Some commentators would consider Bono’s politicized pontification a little too earnest, but in many ways that’s what makes “The Joshua Tree” such a bravely triumphant album. The tree that bears the album’s name represents life and hope in a barren, unforgiving wilderness. U2 may have committed themselves to a moral crusade that laid their career on the line, but they backed it with a truly outstanding record.


Track Rating
1 – Where The Streets Have No Name (10)
2 – I Still Haven’t Found What I’m Looking For (10)
3 – With Or Without You (10)
4 – Bullet The Blue Sky (7)
5 – Running To Stand Still (8)
6 – Red Hill Mining Town (8)
7 – In God’s Country (8)
8 – Trip Through Your Wires (8)
9 – One Tree Hill (9)
10 – Exit (7)
11 – Mothers Of The Disappeared (8)

U2 – Boy (1980): Review (7/10)

U2 – October (1981): Review (5/10)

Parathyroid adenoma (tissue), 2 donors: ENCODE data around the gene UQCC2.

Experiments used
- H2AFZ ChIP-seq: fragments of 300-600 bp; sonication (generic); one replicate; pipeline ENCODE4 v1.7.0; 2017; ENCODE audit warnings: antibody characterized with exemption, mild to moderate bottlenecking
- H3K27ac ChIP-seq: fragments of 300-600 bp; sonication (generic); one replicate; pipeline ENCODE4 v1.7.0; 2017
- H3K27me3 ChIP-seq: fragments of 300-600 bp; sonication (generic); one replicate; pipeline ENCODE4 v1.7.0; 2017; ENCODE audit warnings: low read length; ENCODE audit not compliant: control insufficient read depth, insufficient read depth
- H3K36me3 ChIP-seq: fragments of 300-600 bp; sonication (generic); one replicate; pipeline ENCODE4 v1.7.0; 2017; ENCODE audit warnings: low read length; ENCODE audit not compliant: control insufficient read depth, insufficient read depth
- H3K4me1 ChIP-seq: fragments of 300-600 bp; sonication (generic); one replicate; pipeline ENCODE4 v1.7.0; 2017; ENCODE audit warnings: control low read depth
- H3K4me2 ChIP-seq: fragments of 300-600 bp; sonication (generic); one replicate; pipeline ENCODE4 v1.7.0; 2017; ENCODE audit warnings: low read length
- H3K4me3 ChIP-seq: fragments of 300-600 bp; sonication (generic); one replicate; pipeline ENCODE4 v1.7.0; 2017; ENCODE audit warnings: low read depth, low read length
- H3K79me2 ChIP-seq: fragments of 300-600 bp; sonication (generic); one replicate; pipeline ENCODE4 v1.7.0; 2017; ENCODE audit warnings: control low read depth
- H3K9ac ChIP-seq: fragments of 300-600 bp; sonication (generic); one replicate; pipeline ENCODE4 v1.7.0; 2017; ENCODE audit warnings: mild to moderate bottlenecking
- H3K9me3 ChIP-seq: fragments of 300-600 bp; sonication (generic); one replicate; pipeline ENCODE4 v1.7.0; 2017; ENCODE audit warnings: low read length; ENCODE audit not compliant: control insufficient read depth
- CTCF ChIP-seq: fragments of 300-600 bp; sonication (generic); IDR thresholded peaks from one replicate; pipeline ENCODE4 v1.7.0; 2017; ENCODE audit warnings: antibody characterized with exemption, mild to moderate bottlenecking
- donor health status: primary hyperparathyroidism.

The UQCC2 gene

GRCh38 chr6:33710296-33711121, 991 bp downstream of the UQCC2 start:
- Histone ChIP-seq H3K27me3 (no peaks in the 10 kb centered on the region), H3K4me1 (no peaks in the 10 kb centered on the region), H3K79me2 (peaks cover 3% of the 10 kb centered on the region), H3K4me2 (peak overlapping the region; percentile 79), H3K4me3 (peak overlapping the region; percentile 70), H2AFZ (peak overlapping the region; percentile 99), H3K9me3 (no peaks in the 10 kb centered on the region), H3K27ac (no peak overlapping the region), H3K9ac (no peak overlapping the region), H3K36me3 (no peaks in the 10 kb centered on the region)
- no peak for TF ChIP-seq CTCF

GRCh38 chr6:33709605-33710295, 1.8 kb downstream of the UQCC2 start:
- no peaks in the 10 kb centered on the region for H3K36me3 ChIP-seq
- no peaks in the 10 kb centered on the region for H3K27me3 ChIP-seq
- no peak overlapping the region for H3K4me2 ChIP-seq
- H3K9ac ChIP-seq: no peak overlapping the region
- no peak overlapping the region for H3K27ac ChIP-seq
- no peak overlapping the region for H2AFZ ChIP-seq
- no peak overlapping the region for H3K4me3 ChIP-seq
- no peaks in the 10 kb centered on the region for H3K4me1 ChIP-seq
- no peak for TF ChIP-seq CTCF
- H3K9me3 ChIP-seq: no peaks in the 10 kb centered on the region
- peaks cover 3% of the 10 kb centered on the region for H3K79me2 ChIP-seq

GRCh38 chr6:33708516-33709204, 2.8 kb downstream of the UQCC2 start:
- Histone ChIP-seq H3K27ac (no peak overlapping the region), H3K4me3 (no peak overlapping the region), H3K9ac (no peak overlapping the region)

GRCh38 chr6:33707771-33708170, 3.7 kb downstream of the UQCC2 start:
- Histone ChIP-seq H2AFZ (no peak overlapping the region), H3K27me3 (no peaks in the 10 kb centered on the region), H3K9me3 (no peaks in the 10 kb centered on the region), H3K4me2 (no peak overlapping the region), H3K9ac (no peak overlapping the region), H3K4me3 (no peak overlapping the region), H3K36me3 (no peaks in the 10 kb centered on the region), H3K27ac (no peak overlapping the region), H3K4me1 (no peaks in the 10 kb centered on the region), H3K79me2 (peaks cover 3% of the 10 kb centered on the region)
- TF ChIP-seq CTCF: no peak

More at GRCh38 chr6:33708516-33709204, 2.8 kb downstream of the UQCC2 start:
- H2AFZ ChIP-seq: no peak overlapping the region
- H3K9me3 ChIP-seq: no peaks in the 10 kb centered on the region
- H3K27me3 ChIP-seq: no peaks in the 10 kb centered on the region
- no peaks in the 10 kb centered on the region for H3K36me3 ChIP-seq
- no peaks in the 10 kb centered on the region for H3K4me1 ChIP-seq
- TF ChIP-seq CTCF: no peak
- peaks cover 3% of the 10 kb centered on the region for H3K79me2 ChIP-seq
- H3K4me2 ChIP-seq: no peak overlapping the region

U2 – War (1983): Review (8/10)

U2 – The Unforgettable Fire (1984): Review (8/10)

21 responses to “U2 – The Joshua Tree (1987): Review

  1. Great album. Saw them twice recently on The Joshua Tree Tour- 30 years later still one of my favorite albums. Not in my Top 10 but easily in my Top 25. I’ve written it before but I sensed months before this album came out that it was going to be huge- they had been building up to this kind of monster album. Achtung Baby may be a better album but the Joshua Tree is my favorite of theirs. ….. I think anymore- the past 25 years they sit around and think too much- just make an album and release it.

    • Yeah this album firmly cemented them as one of the biggest bands in the world. I’m listening to “Rattle & Hum” right now for review purposes, and there’s some great moments but it’s definitely not as strong as “The Joshua Tree” IMO.

  2. Absolutely about that opening trio – I can’t think of another album with such a potent start.
    Even if you don’t like U2, one would still have to acknowledge that is an irrefutably strong start!
    I think we’re pretty close numerically on the rest of the tracks, I might bump In God’s Country up to a 9 with One Tree Hill, but otherwise, I second the motion!

    • I think we’re in agreement on the first three tracks Geoff. I’m still trying to think of other albums where the first three tracks are as strong as this albums openers.